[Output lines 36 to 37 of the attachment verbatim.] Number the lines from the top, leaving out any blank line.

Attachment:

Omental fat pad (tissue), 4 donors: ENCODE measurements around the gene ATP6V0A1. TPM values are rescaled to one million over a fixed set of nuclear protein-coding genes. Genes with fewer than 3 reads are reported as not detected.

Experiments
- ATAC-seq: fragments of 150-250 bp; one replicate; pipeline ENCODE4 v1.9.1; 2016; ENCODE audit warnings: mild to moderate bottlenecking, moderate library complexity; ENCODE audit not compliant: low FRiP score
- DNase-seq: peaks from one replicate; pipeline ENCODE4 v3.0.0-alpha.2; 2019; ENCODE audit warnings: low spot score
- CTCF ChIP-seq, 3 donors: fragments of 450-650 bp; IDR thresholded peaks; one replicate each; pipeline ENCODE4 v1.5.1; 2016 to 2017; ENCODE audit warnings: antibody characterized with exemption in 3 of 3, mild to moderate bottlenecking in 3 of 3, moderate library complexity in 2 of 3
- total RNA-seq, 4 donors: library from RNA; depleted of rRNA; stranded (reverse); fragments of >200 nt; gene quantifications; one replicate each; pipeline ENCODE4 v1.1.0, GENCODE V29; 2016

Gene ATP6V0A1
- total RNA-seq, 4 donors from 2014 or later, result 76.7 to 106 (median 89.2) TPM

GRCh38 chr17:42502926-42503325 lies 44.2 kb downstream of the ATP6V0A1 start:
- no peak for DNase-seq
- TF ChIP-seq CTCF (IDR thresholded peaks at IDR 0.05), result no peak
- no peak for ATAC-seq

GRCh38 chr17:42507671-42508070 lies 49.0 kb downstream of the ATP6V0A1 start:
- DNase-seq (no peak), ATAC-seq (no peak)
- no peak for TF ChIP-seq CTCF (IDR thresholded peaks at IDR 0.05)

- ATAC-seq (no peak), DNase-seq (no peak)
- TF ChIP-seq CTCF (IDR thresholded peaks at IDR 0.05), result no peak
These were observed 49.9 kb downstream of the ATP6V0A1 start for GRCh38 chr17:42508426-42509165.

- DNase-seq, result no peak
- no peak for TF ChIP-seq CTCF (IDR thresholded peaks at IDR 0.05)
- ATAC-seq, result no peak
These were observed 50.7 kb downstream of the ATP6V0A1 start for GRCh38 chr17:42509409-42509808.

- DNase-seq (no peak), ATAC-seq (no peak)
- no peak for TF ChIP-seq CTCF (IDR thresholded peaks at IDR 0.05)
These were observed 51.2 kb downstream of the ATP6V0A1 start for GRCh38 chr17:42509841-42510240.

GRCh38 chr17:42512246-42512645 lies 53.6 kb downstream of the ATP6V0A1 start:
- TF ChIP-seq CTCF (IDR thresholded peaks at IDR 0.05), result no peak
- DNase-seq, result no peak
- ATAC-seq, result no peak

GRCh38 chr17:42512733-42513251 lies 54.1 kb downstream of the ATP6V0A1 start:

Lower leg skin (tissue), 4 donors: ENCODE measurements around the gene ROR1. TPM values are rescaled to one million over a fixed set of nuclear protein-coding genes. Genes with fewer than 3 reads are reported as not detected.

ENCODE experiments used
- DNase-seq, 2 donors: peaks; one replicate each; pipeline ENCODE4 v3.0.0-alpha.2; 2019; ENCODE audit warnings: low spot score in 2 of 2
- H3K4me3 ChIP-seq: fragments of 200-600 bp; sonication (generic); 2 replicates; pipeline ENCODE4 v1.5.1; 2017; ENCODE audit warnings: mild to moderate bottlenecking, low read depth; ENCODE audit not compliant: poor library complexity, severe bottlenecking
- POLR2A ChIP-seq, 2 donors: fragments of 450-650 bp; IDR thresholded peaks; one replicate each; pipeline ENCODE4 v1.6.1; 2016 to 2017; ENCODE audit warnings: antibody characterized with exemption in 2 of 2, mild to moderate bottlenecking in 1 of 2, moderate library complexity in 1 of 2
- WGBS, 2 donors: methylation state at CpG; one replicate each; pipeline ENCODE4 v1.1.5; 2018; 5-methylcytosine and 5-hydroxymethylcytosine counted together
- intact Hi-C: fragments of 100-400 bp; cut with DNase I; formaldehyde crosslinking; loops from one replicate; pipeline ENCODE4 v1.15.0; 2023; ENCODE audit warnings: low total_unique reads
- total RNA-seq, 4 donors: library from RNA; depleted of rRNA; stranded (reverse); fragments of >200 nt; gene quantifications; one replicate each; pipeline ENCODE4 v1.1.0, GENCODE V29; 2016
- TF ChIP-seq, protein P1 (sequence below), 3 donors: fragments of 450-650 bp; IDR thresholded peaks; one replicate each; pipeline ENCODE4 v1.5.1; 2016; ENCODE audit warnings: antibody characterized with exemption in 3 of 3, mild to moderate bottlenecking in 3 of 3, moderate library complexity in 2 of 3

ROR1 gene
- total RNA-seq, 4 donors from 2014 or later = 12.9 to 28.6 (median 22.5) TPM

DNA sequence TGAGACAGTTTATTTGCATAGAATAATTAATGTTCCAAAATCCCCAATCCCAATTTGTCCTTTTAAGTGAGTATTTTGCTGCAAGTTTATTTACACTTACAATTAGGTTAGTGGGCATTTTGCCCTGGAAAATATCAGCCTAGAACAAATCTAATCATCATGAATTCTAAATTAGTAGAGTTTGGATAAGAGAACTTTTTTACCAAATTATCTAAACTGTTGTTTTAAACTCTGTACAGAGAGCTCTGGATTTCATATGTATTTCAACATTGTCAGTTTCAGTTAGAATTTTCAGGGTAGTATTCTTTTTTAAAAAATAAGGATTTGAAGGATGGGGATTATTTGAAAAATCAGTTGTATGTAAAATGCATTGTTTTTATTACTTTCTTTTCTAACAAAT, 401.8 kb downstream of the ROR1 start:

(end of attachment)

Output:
- WGBS, 2 donors: methylation state at CpG; one replicate each; pipeline ENCODE4 v1.1.5; 2018; 5-methylcytosine and 5-hydroxymethylcytosine counted together
- intact Hi-C: fragments of 100-400 bp; cut with DNase I; formaldehyde crosslinking; loops from one replicate; pipeline ENCODE4 v1.15.0; 2023; ENCODE audit warnings: low total_unique reads